Overcrowded Emergency Rooms
February 4, 2000
In hospitals across the country, emergency rooms are stacked with patients awaiting care. With no room available inside, ambulances frequently have to wait long periods before delivering their emergency cases for care. That, in turn, leads to a shortage of available ambulances.
Experts say the problems will only grow worse.
- ER visits increased from 90.4 million in 1994 to 94.7 million in 1998.
- About 500 hospitals nationwide have closed in the past decade -- and from 1993 to 1996 the number of hospital beds per 1,000 residents fell by 9 percent.
- From 1988 to 1998, the nation lost 1,128 ERs.
- There is a shortage of nurses -- which is due both to hospital staff cuts and fewer critical care nurses being certified.
The result is that seriously ill patients sometimes have to wait for hours before receiving care.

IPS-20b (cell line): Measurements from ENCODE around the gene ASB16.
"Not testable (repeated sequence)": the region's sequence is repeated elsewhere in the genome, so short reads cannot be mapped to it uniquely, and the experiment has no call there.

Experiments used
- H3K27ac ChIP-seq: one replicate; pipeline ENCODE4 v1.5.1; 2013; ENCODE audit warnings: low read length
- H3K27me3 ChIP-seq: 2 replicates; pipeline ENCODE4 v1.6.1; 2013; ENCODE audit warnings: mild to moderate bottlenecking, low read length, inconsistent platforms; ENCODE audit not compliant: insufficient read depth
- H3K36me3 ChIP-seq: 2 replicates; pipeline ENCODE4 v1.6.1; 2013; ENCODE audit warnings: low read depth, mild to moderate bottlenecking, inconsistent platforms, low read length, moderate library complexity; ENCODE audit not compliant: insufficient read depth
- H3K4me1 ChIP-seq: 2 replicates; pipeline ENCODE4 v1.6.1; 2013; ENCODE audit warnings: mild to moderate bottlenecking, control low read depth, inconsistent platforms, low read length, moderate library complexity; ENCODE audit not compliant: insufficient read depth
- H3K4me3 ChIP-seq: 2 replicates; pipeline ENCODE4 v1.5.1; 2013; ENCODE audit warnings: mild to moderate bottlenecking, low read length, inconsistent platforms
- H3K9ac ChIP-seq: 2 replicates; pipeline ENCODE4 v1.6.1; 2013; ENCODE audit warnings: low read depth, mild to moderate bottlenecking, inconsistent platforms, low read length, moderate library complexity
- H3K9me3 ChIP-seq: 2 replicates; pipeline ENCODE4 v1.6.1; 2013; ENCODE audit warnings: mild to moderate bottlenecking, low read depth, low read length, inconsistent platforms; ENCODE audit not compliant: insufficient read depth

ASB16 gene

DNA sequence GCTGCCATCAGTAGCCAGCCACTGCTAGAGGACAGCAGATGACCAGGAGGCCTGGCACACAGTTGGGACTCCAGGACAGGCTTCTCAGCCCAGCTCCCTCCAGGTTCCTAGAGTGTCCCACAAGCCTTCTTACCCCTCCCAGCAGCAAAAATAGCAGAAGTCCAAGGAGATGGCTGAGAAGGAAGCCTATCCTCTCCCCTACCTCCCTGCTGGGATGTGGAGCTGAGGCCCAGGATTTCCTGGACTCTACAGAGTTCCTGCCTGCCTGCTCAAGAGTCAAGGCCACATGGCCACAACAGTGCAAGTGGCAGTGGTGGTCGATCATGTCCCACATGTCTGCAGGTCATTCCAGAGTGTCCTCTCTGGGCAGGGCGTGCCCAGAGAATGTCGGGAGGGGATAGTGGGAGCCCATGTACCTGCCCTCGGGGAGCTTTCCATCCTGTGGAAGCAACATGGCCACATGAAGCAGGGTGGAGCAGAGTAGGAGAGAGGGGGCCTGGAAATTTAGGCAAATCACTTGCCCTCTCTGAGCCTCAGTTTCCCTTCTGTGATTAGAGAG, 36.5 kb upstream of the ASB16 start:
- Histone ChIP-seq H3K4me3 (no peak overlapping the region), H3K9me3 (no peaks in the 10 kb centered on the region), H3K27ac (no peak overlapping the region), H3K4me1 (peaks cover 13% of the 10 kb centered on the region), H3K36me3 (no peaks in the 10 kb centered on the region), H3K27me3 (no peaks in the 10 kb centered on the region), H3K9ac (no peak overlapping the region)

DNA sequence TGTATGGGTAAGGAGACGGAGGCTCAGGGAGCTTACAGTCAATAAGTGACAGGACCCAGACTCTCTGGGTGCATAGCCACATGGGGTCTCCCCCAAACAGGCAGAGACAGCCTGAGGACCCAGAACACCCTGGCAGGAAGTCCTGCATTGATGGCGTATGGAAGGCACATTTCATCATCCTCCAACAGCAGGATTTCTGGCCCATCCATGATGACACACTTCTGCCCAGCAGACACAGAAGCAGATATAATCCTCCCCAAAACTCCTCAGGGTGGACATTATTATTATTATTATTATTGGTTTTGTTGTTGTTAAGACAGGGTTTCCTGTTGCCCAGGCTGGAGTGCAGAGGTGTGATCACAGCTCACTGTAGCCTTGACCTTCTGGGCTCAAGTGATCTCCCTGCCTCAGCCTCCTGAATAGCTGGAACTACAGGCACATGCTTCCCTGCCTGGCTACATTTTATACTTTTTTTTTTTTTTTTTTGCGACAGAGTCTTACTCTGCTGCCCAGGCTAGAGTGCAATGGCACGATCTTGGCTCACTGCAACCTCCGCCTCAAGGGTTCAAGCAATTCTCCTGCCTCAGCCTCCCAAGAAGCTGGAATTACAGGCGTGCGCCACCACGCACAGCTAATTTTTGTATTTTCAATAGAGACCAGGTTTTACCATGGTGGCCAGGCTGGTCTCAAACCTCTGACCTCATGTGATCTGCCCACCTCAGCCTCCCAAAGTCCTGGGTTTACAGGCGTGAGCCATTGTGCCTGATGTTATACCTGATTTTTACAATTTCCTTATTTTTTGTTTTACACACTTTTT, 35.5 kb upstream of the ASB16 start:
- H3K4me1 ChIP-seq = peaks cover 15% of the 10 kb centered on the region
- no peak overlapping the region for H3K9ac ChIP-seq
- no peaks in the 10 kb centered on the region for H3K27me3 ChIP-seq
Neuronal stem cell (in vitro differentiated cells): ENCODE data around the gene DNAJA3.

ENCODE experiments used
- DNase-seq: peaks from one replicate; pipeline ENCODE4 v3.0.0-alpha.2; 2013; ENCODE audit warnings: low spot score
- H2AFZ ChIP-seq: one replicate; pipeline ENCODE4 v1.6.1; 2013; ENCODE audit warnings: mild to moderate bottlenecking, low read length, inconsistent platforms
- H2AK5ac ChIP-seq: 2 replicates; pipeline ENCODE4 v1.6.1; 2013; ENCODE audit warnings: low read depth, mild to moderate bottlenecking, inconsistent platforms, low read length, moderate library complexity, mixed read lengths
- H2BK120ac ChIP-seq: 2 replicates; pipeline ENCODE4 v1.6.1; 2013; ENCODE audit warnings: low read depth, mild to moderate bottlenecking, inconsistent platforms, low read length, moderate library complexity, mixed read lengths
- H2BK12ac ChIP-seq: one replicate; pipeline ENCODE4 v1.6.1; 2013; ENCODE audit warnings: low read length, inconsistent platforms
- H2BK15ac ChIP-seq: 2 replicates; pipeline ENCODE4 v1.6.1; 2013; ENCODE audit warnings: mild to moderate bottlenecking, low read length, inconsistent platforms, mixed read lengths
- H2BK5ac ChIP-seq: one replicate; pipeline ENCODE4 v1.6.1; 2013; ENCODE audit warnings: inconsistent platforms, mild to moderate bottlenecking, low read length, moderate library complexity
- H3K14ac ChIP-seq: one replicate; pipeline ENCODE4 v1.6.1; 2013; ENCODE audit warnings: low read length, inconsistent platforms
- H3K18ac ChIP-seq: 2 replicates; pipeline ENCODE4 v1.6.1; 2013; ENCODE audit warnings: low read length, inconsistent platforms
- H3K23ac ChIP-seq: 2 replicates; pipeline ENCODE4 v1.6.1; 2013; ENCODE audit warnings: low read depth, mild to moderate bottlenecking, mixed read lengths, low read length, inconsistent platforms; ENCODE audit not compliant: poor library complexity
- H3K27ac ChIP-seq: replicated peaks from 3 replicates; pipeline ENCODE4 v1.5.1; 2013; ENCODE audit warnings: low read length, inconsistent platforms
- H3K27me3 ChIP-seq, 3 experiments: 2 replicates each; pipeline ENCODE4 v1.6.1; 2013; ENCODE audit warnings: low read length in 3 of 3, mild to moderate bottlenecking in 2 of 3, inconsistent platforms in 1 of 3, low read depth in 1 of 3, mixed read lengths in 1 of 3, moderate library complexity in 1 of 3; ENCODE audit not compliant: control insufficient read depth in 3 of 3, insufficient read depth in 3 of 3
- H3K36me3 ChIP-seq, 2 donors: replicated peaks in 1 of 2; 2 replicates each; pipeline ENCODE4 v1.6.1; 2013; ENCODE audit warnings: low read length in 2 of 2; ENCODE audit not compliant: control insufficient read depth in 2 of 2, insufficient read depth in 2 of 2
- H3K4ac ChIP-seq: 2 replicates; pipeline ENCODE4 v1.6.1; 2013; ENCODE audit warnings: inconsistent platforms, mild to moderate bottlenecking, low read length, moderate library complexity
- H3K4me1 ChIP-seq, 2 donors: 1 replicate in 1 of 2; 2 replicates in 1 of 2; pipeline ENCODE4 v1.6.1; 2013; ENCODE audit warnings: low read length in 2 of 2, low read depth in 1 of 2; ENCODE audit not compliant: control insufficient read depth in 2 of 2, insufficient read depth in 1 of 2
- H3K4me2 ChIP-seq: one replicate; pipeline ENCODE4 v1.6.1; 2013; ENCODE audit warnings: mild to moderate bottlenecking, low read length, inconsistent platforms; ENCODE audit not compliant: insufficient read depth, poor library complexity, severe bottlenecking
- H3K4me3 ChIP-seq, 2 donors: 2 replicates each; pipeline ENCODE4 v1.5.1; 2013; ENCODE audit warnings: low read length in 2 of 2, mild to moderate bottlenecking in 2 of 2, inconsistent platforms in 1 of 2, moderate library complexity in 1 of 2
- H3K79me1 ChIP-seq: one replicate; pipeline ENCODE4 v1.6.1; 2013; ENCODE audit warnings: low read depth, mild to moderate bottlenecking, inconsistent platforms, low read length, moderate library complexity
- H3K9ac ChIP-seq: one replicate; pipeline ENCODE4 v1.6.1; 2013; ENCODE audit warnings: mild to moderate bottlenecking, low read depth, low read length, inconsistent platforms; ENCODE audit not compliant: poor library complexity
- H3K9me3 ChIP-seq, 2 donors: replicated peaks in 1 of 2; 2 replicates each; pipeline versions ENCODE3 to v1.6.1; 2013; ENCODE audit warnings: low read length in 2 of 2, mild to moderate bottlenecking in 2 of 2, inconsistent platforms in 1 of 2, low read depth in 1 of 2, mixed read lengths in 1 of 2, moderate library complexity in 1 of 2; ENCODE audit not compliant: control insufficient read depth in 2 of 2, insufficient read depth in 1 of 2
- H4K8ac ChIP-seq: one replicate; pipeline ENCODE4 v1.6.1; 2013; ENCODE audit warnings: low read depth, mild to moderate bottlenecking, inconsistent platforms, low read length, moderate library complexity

Various reasons are advanced to explain ER crowding. New drugs and technologies allow patients who once might have been admitted to the hospital to be treated in the ER. Uninsured patients often have nowhere else to turn. And patients who are insured resort to ERs if they fall ill at night and cannot get their doctors.
Even those who get sick during the day often find that their physicians are so booked up that they cannot get an appointment for several weeks. So ERs become the final alternative.
Source: Julie Appleby, "ER Conditions: Critical," USA Today, February 4, 2000.
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